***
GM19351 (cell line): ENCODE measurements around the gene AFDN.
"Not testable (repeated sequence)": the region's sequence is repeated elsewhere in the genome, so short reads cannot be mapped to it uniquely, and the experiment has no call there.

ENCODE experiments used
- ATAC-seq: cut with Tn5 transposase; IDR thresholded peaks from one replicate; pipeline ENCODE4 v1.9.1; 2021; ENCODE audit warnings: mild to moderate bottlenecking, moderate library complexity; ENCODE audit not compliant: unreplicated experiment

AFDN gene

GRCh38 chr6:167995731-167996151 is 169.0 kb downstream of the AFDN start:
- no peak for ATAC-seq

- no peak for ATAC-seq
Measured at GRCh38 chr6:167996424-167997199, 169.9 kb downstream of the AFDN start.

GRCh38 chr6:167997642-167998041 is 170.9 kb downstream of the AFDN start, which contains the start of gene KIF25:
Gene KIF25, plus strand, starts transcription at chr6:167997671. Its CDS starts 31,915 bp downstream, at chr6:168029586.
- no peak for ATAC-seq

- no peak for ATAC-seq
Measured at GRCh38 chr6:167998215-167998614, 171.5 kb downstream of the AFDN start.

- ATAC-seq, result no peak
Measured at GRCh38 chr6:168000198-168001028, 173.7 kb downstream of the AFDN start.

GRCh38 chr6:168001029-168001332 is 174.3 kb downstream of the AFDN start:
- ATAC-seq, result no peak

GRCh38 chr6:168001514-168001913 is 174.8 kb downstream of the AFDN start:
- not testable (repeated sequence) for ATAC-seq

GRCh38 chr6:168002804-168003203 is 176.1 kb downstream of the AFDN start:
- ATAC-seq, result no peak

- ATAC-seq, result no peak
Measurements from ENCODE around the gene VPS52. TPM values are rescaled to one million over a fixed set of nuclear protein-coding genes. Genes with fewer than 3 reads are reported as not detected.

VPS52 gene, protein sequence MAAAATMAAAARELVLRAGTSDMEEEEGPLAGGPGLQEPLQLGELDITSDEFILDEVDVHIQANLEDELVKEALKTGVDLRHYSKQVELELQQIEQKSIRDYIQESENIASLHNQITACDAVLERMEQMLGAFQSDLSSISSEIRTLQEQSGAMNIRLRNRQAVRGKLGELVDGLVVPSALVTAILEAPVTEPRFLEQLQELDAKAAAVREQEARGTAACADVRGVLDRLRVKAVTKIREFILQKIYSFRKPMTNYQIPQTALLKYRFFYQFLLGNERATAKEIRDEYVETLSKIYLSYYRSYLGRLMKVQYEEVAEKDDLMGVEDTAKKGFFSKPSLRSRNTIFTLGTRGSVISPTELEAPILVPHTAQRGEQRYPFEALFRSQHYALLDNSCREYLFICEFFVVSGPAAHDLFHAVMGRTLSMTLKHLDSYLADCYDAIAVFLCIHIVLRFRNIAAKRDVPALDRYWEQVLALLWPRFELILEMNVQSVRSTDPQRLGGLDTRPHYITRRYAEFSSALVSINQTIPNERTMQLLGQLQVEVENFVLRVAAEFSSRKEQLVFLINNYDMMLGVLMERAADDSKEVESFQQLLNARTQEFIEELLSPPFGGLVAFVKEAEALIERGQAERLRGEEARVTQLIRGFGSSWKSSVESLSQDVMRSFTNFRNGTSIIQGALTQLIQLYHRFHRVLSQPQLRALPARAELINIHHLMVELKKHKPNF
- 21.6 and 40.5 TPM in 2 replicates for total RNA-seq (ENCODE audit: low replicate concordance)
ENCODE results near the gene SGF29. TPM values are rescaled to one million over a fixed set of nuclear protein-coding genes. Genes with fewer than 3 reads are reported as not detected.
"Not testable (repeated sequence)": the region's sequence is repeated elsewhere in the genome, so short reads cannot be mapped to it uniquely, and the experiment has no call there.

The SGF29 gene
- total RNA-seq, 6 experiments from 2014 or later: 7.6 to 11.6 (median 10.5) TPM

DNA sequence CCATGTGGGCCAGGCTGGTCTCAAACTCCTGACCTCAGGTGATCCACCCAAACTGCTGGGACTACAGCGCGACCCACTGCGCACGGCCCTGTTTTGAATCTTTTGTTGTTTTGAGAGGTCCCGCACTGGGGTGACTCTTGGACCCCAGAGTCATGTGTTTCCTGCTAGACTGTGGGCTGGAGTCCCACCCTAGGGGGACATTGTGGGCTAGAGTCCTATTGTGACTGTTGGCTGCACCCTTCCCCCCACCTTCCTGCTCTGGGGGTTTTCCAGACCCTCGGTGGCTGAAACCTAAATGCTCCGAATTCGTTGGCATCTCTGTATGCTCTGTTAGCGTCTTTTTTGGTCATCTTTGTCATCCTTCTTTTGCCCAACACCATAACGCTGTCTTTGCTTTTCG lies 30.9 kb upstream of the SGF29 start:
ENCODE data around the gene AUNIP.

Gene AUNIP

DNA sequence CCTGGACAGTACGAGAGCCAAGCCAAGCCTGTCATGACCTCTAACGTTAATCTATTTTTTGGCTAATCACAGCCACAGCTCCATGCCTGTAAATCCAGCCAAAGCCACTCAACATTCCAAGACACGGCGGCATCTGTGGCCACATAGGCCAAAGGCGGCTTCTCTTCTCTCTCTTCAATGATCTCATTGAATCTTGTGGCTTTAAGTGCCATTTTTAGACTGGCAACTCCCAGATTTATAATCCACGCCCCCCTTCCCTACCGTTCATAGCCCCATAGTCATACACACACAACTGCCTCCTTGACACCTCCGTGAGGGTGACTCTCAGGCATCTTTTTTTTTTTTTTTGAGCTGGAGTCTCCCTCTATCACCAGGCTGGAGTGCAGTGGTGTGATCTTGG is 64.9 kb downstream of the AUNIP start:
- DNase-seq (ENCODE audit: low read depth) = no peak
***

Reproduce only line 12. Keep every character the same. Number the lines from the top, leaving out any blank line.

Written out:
- no peak for ATAC-seq